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Dedicated in 1978 at the Trinity County Fairgrounds, this marker shares a relatively unknown chapter in World War II's history. In the final months of the war, the Japanese military released small bombs supported by balloons into the jet stream with the goal of attacking the United States. One of these bombs landed two-and-a-half miles from the marker where it caused minor damage and no loss of life. Numerous Japanese balloon bombs made it to the United States, but the damage was minimal and the War Department minimized news coverage. Japan had hoped to demonstrate that even as American forces controlled more of the Pacific and were able to attack Japanese cities, American communities were not completely safe. Japan launched thousands of bombs into the jetstream hoping to cause substantial damage, including starting forest fires. The U.S. military worked to prevent news coverage of the bombs that reached the U.S., correctly recognizing that these news reports would encourage the Japanese military to launch more ballons. The strategy worked and Japan decided to give up on the attacks. However, the strategy of silence also meant that a family in Oregon enjoying a picnic in 1945 did not know that the balloon they encountered was dangerous. While the balloon mentioned in this marker caused no injuries, five children and a pregnant woman were killed by the bomb in Oregon.

Information about the attack in Oregon from Smithsonian

Details of Bombs

This historical marker was dedicated in 1978

Cemetery, Vegetation, Font, Grave

This historical marker serves as a reminder that Pearl Harbor was not the only time the Japanese bombed American soil. From the year 1944 through the year 1945 Japan launched over 9,000 balloon bombs, however, only around 300 ever reached the United States, and there is only one known incident where the bombs caused physical harm to a person.

The Fu-Go, better known as the firebomb or balloon bomb, was a weapon intended to be cheaply made using the jet stream to carry explosives to the United States. In some ways, these balloon bombs could be considered a predecessor to the intercontinental ballistic missiles that would later be developed. While the balloon bombs were not very effective in causing damage because most sailed off-target, landed in the ocean, failed to explode, or landed in remote locations, the attempt demonstrates that both the United States and Japan were willing to try nearly any strategy to attack the homeland of the other. Bombs are known to have arrived from Alaska to California, Kansas, and even as far south as Texas.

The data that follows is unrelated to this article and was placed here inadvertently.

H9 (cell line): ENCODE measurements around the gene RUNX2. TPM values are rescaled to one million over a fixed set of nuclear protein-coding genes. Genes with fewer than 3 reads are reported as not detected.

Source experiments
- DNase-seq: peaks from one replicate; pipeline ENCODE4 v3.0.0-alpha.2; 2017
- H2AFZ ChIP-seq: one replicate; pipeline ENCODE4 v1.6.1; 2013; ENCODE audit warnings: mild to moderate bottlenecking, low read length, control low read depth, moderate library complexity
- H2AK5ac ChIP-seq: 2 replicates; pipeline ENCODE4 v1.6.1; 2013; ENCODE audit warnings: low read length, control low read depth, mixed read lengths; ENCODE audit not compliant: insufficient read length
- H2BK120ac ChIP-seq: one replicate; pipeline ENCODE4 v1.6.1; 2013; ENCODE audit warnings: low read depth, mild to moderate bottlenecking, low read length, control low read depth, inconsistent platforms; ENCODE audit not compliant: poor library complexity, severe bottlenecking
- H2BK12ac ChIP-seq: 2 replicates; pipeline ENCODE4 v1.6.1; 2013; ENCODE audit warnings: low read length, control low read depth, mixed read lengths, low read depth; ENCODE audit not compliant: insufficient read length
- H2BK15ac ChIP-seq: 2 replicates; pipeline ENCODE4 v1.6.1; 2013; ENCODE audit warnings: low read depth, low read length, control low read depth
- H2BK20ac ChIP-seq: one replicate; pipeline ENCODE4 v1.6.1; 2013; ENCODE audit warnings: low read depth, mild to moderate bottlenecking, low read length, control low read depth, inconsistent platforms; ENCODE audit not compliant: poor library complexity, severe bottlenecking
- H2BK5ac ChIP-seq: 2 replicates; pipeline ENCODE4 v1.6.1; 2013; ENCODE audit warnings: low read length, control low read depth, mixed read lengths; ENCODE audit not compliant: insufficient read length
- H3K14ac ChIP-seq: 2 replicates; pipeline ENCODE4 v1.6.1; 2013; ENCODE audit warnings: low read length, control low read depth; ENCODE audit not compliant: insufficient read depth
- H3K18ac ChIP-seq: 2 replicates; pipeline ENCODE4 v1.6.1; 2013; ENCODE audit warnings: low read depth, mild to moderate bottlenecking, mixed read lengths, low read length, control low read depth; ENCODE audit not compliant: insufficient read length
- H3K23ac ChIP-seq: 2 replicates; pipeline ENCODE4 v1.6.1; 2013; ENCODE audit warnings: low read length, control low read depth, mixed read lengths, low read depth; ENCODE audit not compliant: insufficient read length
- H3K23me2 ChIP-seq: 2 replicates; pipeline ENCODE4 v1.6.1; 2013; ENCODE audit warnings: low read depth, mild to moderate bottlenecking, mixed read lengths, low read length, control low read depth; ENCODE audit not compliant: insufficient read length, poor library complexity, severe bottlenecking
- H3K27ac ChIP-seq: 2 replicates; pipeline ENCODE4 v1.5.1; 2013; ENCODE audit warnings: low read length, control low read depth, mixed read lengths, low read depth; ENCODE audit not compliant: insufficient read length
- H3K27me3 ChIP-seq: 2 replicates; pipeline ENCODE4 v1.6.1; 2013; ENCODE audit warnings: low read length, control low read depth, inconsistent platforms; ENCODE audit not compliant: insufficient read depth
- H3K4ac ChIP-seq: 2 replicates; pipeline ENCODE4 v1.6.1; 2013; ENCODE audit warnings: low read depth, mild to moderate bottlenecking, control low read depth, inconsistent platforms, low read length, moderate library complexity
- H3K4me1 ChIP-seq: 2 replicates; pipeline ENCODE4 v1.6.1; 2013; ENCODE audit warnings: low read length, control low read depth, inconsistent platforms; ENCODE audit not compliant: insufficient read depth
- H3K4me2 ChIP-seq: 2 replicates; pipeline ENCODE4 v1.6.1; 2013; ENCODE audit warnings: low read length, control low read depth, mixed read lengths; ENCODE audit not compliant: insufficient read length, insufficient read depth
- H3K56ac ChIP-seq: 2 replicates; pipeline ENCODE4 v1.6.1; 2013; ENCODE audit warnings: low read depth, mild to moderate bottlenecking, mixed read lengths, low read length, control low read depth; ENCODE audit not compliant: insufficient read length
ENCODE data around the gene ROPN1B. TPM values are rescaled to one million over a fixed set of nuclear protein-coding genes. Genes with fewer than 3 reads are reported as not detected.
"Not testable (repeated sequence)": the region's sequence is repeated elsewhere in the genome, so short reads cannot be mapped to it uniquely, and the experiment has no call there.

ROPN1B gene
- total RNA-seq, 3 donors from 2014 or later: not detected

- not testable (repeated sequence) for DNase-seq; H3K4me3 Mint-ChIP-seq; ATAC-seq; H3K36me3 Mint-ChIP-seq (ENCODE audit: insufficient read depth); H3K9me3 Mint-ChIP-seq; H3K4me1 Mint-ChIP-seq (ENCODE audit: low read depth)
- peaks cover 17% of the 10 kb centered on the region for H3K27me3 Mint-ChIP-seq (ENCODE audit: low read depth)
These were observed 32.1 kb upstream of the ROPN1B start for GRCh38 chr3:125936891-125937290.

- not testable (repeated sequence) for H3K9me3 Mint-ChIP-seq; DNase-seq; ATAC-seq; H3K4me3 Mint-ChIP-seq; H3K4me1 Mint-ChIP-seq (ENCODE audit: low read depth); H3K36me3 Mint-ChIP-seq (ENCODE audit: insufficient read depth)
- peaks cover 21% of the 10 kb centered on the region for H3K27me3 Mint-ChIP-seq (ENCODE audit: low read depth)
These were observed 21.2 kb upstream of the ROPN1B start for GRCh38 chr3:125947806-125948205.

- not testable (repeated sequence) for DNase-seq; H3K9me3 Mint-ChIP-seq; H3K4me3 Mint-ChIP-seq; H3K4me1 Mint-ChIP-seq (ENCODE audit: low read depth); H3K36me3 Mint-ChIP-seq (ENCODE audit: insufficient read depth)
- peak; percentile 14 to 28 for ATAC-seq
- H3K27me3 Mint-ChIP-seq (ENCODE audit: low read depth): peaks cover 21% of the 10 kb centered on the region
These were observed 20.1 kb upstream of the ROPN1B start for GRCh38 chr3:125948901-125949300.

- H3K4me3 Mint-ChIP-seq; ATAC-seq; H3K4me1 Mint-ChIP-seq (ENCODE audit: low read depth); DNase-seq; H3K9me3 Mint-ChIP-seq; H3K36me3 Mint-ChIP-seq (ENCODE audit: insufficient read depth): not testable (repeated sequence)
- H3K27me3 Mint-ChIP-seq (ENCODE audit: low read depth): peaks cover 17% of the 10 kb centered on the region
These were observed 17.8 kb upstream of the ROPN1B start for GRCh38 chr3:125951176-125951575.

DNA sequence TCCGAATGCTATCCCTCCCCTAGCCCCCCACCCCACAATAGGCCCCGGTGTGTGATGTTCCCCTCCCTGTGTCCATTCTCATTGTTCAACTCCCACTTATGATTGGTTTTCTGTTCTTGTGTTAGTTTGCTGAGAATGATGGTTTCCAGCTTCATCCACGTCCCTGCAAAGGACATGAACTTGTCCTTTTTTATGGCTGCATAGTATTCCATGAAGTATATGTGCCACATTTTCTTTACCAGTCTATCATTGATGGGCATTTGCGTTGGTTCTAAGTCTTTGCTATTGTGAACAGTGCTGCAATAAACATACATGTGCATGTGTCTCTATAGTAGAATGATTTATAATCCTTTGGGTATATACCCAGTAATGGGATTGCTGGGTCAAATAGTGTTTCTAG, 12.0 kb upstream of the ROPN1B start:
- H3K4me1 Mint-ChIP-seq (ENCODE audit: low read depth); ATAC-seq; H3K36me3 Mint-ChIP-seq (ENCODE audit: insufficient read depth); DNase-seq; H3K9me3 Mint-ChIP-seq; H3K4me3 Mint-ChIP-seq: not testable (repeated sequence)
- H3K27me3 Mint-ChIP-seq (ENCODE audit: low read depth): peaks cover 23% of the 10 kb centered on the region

The one incident that resulted in casualties occurred on May 5, 1945, in Bly, Oregon. Reverend Archie Mitchell, his pregnant wife Elsie, were in charge of Sunday school and took themselves and a few children outdoors to enjoy a picnic. While Reverend Archie set up the picnic, the wife played with the children in the area and they stumbled upon a large white tarp in the woods. Elsie called out to her husband to get his attention, and before he could tell them they were in danger, one of the children touched the balloon causing it to explode. Tragically, the bomb killed the pregnant woman and five children. Prior to this deadly event, the United States government acknowledged that Japan was attempting to send bombs via ballons in the jet stream. Prior to that event, military and civilian leaders believed it would be better for moral to not acknowledge the bombing campaign.

Barry Swackhamer. Japanese Bomb Balloon, Historical Marker Database. Accessed November 26th 2021.

Uenuma, Francine. In 1945, a Japanese Balloon Bomb Killed Six Americans, Five of Them Children, in Oregon, Smithsonian Magazine. May 19th 2019. Accessed November 26th 2021.

Rizzo, Johnna. Japan's Secret WWII Weapon: Balloon Bombs, National Geographic . May 27th 2013. Accessed November 26th 2021.

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